Volcano chaos: A pointer to potential Iran/Gulf smoke disruption?
As if they didn’t have enough to think about, planners trying to pin down the unintended consequences of a strike on Iran may be required to reorder their lengthy worry list.
The concern? Iceland’s volcano, or rather, the vivid reminder the exploding mountain provided to governments of the importance of civil emergency planning.
The ash clouds and the flight chaos it produced may be a foretaste, writ large, of the disruption to daily life in the Gulf that could temporarily result from military conflict and its aftermath in the area, some analysts say.
The Kuwait oil fires of the 1990-91 Gulf conflict provide an example of the confusion and damage that can result from smoke and pollution, quite apart from the popular anxiety caused by war itself, write Riad Kahwaji and Theodore Karasik of the Institute for Near East and Gulf Military Analysis.
In January, 1991, Iraqi forces torched hundreds of Kuwaiti oil fields, creating clouds of heavy smoke across the northern Gulf in the last moments of the conflict. Saddam Hussein’s action was mainly political, not military: in what Kuwaitis perceived as a monumental act of spite, he was laying waste to an asset he was forced to relinquish.
But the impact was dramatic. Then the world’s worst oilfield disaster, the problem was worsened by winter weather, with oil-laden rain infesting engines in the air and on the ground, they recall.
The clouds did not significantly affect military operations, which by then were virtually finished. But they caused considerable costs, complications and anxieties in the aftermath, temporarily denting confidence among some in the resilience of Kuwait’s post-war recovery efforts.
The fires burned for nine months, blotting out the sun in places around the northern Gulf and causing record low temperatures. Hundreds of tonnes of chemical compounds known as polyaromatic hydrocarbons and metal particles were propelled into the atmosphere in oilfire smoke or onto the desert floor in spilled crude oil that formed lakes.
A rapid and determined Kuwaiti effort to quell the flames in partnership with international contractors cost the small state about $1.5 billion.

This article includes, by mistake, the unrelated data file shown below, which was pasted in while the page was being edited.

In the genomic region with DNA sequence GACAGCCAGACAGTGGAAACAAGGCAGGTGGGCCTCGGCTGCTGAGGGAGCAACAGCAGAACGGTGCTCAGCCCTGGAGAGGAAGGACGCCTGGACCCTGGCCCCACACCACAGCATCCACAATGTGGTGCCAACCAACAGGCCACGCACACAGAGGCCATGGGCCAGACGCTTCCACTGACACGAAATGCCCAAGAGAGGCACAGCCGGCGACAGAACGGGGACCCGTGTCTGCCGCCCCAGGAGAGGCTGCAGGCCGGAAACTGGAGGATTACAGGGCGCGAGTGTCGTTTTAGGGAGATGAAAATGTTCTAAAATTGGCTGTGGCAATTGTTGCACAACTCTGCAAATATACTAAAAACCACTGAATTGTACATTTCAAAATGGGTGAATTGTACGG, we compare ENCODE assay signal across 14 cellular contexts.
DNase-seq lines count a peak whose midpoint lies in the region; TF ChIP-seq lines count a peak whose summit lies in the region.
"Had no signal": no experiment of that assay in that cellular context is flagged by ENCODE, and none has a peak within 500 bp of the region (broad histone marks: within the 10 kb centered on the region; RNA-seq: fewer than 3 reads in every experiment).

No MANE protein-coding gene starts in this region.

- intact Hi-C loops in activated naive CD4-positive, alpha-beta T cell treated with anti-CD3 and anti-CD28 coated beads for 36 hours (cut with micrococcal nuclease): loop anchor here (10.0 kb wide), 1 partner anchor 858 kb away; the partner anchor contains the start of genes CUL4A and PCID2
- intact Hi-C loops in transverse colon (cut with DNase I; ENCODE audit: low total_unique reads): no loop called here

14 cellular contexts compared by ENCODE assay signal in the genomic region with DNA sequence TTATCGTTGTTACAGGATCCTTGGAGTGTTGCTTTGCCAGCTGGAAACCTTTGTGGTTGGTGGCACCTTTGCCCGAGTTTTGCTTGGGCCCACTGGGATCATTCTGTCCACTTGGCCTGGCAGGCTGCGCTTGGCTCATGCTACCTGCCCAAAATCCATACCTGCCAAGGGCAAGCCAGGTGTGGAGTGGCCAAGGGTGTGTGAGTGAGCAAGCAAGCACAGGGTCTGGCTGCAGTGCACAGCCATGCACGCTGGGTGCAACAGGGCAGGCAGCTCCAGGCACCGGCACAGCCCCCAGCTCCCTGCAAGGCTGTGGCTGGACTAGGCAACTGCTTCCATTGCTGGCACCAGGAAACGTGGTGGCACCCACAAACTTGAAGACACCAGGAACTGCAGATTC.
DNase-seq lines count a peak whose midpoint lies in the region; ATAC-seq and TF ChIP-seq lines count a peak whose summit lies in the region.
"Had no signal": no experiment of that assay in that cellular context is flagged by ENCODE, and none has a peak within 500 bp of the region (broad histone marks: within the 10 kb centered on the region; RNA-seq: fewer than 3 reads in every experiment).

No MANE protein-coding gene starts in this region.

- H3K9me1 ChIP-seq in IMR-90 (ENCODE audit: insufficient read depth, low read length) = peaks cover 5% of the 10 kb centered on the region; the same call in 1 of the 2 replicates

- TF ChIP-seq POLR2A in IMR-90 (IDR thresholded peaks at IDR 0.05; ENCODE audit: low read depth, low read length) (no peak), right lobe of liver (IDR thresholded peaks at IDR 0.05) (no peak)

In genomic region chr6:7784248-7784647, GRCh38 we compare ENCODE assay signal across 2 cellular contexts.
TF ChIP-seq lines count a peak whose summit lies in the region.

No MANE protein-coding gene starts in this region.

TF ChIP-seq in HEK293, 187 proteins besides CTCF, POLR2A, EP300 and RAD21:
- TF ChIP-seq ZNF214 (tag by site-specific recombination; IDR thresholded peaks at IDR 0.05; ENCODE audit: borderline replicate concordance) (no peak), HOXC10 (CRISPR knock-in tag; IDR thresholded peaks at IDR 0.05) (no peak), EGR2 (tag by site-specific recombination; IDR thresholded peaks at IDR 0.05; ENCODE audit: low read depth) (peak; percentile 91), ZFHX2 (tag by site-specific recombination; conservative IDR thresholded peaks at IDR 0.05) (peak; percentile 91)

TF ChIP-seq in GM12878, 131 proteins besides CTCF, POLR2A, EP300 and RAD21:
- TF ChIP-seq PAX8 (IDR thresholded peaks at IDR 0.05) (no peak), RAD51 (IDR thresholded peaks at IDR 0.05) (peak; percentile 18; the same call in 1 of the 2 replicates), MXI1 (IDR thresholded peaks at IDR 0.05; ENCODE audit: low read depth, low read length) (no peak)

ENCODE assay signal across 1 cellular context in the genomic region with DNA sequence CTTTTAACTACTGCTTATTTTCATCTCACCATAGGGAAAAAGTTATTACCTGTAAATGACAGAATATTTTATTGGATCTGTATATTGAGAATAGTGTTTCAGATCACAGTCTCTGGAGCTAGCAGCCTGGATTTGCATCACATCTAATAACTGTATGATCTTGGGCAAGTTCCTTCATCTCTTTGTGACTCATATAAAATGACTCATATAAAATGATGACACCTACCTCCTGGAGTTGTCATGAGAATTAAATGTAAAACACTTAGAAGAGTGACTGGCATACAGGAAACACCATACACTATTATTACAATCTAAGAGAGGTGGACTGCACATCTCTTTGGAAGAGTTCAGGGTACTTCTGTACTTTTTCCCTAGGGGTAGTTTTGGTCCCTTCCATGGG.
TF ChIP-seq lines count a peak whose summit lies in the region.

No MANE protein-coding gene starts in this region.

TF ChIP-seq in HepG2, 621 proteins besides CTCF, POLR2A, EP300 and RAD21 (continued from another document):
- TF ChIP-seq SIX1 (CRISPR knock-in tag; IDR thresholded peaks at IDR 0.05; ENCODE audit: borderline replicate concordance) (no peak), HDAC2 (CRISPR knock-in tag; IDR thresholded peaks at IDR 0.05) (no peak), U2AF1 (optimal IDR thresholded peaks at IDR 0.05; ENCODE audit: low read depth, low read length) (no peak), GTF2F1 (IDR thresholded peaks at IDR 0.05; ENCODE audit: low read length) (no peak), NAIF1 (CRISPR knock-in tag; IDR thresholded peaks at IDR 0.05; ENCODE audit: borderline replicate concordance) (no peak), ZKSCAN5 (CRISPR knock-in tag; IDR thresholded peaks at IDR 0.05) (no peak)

An attack on Iran – whether by Israeli or US aircraft – would almost probably temporarily disrupt civil aviation in some or all of the six countries of the Gulf Cooperation Council (GCC), leaving aside any consideration of smoke damage. But the picture becomes more complex when planners factor in possible environmental damage done by any related attack on oil facilities in the event of a regional conflict.
“A military operation against Iran means that smoke and dust will impact the GCC just as much as it will Iran,” write Kahwaji and Karasik. “Smoke in the field of operations, which can be used to cause confusion, impair vision, can disrupt civilian and military air operations. Water supplies in areas of operations are vulnerable to both intentional and accidental contamination.”
Not everyone agrees that military aviation would be affected by smoke. After all, military aircraft have equipment that can see through dust and smoke. Planes can fly around or over plumes of dust to avoid any complications to engines.
But any attempt by a combatant in a future Gulf conflict to attack regional oilfields, on either side of the waterway, could have a social and political impact perhaps as vivid as the action by Sadddam Hussein two decades ago.
And disruption to water, food and medical supplies resulting from conflict are possibilities that need to be planned for, say Kahwaji and Karasik.
For further analysis of any strike on Iran see a report by my colleague Peter Apps and a 2007 paper by Dan Plesch and Martin Butcher of the School of Oriental and African Studies at London University.